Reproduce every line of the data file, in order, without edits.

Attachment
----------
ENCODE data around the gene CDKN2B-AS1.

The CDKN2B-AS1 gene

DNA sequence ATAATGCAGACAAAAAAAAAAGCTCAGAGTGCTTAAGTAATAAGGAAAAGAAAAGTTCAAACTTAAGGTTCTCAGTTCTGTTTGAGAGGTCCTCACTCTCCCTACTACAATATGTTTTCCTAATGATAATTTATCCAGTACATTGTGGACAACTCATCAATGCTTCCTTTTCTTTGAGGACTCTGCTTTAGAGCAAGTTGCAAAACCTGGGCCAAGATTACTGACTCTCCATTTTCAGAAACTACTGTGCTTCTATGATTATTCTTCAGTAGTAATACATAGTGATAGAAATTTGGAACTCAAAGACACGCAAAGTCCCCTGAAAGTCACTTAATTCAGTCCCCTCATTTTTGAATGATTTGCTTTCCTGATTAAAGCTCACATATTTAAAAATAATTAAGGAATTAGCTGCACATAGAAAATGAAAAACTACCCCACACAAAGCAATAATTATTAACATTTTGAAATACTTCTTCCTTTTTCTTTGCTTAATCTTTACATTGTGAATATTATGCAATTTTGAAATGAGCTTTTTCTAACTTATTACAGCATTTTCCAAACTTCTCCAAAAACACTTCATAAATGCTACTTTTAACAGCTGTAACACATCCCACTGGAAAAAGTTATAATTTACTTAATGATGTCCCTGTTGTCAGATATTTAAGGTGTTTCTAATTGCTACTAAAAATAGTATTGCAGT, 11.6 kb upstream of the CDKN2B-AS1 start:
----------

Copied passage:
ENCODE data around the gene CDKN2B-AS1.

The CDKN2B-AS1 gene

DNA sequence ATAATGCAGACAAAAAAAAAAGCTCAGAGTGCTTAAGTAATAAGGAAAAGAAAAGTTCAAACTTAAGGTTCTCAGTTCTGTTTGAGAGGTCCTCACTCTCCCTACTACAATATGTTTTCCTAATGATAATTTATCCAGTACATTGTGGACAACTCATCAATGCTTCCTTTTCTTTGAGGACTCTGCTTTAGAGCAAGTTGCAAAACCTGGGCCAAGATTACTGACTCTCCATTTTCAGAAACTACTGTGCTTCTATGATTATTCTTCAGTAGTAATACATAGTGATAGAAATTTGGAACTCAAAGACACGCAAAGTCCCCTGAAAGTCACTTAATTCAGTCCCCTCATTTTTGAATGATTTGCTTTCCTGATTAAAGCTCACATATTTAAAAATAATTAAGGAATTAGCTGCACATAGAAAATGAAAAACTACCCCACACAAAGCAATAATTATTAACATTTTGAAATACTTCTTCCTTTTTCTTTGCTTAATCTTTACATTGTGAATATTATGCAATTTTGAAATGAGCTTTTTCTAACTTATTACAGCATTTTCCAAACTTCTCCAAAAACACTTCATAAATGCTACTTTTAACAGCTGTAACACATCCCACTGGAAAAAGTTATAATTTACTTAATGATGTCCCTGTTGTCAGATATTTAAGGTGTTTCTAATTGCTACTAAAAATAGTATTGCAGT, 11.6 kb upstream of the CDKN2B-AS1 start: